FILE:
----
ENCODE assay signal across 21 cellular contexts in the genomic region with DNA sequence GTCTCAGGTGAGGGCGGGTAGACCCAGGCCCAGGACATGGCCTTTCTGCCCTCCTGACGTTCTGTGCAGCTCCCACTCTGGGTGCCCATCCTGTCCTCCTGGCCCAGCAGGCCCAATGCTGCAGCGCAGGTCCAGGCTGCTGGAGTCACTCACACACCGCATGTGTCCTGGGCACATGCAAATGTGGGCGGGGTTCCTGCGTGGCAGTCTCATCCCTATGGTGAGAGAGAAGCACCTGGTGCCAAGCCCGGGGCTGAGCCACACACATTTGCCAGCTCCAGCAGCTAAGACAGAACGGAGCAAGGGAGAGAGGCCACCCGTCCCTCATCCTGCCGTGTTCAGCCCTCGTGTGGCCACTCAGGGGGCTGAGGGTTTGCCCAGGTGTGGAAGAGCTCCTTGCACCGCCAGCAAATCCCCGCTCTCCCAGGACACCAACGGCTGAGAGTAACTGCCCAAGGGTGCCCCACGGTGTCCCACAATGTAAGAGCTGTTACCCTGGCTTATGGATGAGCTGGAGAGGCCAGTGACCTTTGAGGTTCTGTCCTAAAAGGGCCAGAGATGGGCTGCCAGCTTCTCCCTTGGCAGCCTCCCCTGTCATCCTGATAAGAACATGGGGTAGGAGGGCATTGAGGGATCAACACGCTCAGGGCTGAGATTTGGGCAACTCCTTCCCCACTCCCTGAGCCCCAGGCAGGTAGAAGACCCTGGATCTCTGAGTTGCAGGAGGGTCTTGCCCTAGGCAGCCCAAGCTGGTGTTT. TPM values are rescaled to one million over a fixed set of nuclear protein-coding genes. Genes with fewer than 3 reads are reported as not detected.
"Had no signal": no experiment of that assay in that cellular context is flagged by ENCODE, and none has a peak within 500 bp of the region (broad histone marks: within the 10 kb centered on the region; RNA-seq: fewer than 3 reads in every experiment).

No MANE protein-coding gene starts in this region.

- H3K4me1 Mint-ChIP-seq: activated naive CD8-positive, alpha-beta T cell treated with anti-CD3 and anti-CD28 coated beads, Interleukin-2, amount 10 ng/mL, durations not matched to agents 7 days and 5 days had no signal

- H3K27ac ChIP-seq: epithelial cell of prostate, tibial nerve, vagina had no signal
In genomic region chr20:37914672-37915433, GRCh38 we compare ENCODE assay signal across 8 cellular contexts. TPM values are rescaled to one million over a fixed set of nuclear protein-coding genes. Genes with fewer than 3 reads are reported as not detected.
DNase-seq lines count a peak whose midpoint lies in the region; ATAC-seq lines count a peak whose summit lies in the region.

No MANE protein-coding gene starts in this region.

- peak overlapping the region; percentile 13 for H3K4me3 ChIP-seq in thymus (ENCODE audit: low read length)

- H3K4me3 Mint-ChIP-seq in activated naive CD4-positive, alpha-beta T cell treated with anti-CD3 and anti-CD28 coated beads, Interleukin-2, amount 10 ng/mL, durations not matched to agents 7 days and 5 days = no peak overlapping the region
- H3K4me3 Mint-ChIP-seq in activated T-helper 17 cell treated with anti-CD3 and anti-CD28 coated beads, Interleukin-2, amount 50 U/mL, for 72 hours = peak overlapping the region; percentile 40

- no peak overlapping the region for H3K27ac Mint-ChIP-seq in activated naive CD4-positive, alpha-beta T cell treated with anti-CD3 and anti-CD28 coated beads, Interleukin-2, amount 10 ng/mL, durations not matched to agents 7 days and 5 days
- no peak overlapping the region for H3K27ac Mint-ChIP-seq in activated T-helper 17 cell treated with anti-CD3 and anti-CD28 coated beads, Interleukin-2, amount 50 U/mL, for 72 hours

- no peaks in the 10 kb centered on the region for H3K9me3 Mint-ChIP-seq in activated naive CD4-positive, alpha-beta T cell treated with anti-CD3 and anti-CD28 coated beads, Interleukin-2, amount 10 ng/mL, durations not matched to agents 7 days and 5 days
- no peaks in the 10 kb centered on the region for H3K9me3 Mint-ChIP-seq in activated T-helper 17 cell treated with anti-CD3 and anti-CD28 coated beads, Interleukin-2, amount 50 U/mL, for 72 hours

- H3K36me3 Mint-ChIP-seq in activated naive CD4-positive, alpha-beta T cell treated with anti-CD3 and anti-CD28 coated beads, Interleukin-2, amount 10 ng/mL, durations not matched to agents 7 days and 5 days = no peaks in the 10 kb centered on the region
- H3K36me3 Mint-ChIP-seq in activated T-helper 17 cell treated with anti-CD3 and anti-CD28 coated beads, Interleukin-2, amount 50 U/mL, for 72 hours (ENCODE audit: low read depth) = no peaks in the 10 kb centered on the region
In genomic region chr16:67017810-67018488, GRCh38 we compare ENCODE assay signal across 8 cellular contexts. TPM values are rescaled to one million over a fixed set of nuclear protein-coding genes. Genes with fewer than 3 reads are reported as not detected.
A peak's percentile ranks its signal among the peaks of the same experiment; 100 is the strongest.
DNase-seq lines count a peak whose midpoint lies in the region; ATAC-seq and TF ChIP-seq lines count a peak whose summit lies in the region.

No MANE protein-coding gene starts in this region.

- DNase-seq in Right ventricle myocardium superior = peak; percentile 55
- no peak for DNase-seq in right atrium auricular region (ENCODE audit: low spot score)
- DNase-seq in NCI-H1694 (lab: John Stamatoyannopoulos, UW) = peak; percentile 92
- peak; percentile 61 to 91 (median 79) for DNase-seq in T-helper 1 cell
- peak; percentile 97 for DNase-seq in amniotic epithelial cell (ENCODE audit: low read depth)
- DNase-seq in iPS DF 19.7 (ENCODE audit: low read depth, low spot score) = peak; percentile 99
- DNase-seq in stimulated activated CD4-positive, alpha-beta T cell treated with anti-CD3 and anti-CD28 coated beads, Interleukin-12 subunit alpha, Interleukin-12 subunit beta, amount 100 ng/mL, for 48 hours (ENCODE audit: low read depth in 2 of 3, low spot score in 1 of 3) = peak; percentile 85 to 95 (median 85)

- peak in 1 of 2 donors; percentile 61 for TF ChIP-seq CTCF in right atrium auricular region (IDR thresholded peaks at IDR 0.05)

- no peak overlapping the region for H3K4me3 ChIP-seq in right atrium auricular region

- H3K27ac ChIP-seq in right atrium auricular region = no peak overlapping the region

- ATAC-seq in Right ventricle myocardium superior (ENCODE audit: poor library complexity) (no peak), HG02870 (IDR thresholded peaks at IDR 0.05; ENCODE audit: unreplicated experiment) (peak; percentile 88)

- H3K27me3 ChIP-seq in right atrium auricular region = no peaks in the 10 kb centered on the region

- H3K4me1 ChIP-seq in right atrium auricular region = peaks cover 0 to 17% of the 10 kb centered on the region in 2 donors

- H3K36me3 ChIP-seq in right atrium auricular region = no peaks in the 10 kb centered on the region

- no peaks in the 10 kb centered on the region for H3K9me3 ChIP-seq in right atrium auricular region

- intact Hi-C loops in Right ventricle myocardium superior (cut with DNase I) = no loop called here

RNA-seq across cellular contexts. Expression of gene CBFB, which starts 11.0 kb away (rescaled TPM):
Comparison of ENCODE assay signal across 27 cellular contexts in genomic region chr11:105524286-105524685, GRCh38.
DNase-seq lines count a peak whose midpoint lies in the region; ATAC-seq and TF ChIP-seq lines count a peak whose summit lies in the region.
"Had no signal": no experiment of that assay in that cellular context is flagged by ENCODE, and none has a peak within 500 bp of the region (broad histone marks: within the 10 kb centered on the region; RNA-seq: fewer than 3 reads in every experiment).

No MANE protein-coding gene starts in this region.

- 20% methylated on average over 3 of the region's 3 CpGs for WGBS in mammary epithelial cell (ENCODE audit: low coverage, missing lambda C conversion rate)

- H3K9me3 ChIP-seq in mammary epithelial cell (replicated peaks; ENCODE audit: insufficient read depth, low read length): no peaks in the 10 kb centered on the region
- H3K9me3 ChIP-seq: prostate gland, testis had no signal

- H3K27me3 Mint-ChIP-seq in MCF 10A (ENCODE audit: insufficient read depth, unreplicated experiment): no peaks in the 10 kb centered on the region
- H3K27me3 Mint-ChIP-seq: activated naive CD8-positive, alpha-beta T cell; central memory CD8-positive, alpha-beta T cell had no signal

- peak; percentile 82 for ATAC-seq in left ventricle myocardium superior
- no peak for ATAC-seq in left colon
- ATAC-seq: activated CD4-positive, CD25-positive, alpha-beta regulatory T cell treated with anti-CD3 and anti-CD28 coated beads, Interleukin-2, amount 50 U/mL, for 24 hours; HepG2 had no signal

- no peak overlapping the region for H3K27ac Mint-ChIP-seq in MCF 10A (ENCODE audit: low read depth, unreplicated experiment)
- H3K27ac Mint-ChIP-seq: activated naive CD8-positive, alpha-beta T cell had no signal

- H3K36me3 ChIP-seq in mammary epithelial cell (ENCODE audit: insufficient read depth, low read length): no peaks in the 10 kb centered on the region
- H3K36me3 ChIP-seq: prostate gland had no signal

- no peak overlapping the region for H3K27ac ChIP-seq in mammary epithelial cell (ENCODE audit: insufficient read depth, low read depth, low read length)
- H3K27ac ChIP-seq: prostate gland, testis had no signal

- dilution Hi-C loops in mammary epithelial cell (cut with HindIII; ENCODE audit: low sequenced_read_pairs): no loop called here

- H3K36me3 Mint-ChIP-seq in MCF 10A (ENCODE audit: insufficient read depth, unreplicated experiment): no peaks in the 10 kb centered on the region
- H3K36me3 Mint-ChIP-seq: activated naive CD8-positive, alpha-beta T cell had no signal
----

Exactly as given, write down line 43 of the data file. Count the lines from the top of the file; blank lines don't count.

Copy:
- 20% methylated on average over 3 of the region's 3 CpGs for WGBS in mammary epithelial cell (ENCODE audit: low coverage, missing lambda C conversion rate)